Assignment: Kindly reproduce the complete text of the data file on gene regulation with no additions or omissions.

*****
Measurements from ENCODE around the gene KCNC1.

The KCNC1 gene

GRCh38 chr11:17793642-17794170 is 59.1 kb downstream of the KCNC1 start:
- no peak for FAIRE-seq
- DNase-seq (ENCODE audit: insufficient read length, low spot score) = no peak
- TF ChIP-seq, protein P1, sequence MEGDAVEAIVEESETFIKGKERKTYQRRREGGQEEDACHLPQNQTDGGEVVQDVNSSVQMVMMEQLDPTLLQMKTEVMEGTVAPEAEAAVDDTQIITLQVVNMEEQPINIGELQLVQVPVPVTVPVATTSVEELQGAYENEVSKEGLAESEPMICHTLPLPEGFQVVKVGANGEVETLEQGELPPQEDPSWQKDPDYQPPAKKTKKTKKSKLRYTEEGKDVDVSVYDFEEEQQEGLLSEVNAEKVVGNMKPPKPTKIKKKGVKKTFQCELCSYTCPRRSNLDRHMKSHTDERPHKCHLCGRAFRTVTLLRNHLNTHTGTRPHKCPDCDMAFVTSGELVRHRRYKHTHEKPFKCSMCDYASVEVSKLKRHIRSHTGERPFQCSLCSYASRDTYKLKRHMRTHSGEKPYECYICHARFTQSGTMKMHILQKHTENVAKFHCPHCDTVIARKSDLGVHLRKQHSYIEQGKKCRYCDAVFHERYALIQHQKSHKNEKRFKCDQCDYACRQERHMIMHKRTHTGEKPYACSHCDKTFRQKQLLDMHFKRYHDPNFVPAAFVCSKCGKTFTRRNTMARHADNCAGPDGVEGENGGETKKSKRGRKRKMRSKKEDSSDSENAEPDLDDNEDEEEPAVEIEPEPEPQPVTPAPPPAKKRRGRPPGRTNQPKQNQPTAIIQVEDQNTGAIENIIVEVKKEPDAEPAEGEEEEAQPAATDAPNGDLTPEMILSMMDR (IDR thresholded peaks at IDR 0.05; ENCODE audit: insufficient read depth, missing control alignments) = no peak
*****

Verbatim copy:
Measurements from ENCODE around the gene KCNC1.

The KCNC1 gene

GRCh38 chr11:17793642-17794170 is 59.1 kb downstream of the KCNC1 start:
- no peak for FAIRE-seq
- DNase-seq (ENCODE audit: insufficient read length, low spot score) = no peak
- TF ChIP-seq, protein P1, sequence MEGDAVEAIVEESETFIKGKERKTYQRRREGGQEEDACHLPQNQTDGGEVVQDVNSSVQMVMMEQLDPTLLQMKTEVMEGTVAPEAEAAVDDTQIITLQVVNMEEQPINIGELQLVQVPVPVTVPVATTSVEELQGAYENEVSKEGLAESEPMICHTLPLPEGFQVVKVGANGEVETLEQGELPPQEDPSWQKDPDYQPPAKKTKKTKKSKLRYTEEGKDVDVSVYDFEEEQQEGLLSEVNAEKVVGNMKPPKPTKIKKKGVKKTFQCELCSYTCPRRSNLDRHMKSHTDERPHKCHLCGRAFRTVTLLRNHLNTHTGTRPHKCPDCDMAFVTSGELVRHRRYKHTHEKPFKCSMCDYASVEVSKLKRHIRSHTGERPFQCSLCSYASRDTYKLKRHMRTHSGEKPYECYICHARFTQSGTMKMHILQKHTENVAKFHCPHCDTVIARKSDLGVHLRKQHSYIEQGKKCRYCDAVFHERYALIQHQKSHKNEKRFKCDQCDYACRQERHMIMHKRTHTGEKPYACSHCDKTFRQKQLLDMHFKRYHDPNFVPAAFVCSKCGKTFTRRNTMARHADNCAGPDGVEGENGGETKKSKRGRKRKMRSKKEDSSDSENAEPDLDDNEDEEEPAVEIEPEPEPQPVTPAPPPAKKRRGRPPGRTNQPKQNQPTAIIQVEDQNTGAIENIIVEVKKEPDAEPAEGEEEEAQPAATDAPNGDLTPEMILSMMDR (IDR thresholded peaks at IDR 0.05; ENCODE audit: insufficient read depth, missing control alignments) = no peak